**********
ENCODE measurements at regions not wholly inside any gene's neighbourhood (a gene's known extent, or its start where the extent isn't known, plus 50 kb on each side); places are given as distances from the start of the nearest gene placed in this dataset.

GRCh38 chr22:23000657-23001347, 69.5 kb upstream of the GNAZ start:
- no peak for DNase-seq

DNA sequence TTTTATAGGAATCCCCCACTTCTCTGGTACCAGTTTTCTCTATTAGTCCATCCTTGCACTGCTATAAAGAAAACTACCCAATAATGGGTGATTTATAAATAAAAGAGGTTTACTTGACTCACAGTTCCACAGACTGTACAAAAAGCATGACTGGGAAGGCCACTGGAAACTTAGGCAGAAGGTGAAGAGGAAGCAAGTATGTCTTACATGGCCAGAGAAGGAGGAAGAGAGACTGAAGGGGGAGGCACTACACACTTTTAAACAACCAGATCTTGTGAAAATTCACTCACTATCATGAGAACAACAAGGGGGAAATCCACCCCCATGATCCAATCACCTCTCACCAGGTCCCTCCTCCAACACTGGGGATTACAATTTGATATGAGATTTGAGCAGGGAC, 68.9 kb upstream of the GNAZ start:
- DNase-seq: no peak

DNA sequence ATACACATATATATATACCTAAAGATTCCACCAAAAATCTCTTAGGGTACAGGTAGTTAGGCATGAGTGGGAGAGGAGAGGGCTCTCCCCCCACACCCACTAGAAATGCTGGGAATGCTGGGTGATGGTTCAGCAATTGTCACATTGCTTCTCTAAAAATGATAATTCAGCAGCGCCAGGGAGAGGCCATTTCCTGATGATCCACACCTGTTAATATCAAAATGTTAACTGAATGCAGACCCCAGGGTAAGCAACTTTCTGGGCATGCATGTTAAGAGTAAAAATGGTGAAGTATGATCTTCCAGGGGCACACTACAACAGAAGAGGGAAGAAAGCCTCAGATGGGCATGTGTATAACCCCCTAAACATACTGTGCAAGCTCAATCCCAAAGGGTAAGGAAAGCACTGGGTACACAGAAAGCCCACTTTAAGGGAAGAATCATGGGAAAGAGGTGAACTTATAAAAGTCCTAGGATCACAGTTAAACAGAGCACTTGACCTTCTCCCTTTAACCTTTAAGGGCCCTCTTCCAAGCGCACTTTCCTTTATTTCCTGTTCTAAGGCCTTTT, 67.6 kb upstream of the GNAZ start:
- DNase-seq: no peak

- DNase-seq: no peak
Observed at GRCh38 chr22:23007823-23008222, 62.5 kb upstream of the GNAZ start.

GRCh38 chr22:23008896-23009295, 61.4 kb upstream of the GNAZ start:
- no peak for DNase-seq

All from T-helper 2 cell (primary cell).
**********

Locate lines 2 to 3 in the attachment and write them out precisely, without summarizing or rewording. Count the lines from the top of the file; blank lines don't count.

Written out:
GRCh38 chr22:23000657-23001347, 69.5 kb upstream of the GNAZ start:
- no peak for DNase-seq